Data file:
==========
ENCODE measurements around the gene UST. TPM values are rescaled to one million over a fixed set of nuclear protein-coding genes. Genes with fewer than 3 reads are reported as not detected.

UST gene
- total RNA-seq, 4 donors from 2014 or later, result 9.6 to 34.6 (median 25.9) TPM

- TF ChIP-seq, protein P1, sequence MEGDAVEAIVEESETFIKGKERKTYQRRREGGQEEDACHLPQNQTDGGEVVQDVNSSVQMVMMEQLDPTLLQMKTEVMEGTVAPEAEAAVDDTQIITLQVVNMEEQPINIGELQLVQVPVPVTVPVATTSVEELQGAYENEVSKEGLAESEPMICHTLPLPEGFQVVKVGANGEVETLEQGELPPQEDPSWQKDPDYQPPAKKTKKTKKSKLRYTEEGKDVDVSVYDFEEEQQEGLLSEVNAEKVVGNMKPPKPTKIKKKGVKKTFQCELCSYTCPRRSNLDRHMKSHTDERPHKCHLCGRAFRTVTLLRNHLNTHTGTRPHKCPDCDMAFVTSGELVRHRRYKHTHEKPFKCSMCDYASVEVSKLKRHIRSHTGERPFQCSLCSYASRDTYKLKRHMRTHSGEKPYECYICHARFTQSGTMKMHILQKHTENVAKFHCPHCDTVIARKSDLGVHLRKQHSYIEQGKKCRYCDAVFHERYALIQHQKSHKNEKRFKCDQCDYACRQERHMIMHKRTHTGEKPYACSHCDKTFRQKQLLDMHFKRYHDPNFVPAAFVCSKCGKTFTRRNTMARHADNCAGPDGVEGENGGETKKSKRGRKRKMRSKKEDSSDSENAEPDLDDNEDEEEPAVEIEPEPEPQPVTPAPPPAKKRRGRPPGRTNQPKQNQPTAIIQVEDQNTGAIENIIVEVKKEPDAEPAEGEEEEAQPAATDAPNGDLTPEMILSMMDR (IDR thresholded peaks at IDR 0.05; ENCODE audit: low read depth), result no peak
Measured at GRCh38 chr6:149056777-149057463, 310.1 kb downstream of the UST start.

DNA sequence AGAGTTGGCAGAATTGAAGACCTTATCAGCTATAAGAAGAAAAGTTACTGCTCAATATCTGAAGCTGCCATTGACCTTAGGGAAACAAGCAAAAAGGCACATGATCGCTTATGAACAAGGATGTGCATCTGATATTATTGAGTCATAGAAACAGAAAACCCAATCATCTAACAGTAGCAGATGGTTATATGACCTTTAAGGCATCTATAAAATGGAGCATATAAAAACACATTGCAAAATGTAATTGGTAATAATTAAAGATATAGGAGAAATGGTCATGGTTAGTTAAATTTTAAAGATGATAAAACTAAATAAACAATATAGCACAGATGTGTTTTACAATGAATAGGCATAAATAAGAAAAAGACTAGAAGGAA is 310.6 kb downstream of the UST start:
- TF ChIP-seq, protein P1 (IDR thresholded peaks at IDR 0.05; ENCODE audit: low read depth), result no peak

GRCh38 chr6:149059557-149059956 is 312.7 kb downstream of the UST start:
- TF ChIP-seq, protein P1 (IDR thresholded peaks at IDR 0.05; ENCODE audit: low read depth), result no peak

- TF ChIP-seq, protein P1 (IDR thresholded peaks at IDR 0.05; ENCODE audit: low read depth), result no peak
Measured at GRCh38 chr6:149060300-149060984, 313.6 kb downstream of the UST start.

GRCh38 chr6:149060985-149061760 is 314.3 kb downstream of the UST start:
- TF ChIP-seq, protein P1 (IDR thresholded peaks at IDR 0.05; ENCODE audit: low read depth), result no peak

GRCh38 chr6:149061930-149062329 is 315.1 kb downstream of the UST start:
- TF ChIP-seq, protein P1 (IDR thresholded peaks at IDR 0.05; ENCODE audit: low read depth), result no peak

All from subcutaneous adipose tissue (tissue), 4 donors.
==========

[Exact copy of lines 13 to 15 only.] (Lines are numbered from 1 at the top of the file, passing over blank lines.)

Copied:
- TF ChIP-seq, protein P1 (IDR thresholded peaks at IDR 0.05; ENCODE audit: low read depth), result no peak

GRCh38 chr6:149061930-149062329 is 315.1 kb downstream of the UST start:
- TF ChIP-seq, protein P1 (IDR thresholded peaks at IDR 0.05; ENCODE audit: low read depth), result no peak